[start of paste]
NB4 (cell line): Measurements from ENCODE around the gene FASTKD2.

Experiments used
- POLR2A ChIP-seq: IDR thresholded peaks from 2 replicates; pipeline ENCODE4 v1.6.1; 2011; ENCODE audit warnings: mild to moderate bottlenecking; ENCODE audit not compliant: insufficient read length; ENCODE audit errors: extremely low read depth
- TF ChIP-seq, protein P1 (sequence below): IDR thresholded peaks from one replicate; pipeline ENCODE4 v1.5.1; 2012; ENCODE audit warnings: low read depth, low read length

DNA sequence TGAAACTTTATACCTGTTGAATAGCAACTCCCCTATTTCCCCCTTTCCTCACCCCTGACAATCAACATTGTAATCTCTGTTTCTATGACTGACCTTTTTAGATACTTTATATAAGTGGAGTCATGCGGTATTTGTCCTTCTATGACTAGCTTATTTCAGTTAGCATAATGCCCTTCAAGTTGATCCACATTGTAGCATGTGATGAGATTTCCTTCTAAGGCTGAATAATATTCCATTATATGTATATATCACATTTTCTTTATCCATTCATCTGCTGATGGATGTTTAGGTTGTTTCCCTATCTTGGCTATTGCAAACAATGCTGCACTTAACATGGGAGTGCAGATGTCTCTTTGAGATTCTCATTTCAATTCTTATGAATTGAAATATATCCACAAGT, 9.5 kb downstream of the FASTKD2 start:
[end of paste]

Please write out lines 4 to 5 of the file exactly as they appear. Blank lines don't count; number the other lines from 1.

- TF ChIP-seq, protein P1 (sequence below): IDR thresholded peaks from one replicate; pipeline ENCODE4 v1.5.1; 2012; ENCODE audit warnings: low read depth, low read length

DNA sequence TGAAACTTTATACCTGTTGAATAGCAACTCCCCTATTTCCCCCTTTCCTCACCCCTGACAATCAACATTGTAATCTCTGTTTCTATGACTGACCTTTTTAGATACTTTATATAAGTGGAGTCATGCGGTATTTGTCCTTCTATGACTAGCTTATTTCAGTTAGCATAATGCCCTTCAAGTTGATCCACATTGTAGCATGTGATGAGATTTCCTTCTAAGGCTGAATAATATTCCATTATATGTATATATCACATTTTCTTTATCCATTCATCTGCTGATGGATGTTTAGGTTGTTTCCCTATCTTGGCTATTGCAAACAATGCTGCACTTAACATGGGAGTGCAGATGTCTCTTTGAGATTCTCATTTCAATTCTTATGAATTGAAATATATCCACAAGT, 9.5 kb downstream of the FASTKD2 start: